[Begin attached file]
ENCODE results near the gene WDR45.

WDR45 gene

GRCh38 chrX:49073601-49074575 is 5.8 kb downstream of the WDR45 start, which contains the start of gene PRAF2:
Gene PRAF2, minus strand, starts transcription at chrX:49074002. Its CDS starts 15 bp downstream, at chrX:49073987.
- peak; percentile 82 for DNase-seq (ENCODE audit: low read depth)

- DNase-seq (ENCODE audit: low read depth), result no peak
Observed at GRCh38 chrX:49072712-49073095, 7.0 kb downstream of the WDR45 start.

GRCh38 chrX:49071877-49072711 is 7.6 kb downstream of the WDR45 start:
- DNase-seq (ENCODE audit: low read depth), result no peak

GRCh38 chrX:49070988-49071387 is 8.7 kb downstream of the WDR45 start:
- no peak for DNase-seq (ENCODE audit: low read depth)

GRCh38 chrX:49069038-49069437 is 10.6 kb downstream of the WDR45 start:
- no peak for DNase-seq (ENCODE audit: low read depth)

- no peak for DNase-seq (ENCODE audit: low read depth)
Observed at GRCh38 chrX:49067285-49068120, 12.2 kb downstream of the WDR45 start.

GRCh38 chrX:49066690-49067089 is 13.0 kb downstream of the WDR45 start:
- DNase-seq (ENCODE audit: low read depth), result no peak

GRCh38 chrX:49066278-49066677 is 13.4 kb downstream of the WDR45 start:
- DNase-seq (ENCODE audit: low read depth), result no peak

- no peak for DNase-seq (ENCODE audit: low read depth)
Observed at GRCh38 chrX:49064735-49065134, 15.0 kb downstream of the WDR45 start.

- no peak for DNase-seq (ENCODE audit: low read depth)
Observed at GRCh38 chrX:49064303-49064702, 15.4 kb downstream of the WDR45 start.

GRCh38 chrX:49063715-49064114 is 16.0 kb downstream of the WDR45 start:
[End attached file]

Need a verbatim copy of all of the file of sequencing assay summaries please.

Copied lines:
ENCODE results near the gene WDR45.

WDR45 gene

GRCh38 chrX:49073601-49074575 is 5.8 kb downstream of the WDR45 start, which contains the start of gene PRAF2:
Gene PRAF2, minus strand, starts transcription at chrX:49074002. Its CDS starts 15 bp downstream, at chrX:49073987.
- peak; percentile 82 for DNase-seq (ENCODE audit: low read depth)

- DNase-seq (ENCODE audit: low read depth), result no peak
Observed at GRCh38 chrX:49072712-49073095, 7.0 kb downstream of the WDR45 start.

GRCh38 chrX:49071877-49072711 is 7.6 kb downstream of the WDR45 start:
- DNase-seq (ENCODE audit: low read depth), result no peak

GRCh38 chrX:49070988-49071387 is 8.7 kb downstream of the WDR45 start:
- no peak for DNase-seq (ENCODE audit: low read depth)

GRCh38 chrX:49069038-49069437 is 10.6 kb downstream of the WDR45 start:
- no peak for DNase-seq (ENCODE audit: low read depth)

- no peak for DNase-seq (ENCODE audit: low read depth)
Observed at GRCh38 chrX:49067285-49068120, 12.2 kb downstream of the WDR45 start.

GRCh38 chrX:49066690-49067089 is 13.0 kb downstream of the WDR45 start:
- DNase-seq (ENCODE audit: low read depth), result no peak

GRCh38 chrX:49066278-49066677 is 13.4 kb downstream of the WDR45 start:
- DNase-seq (ENCODE audit: low read depth), result no peak

- no peak for DNase-seq (ENCODE audit: low read depth)
Observed at GRCh38 chrX:49064735-49065134, 15.0 kb downstream of the WDR45 start.

- no peak for DNase-seq (ENCODE audit: low read depth)
Observed at GRCh38 chrX:49064303-49064702, 15.4 kb downstream of the WDR45 start.

GRCh38 chrX:49063715-49064114 is 16.0 kb downstream of the WDR45 start: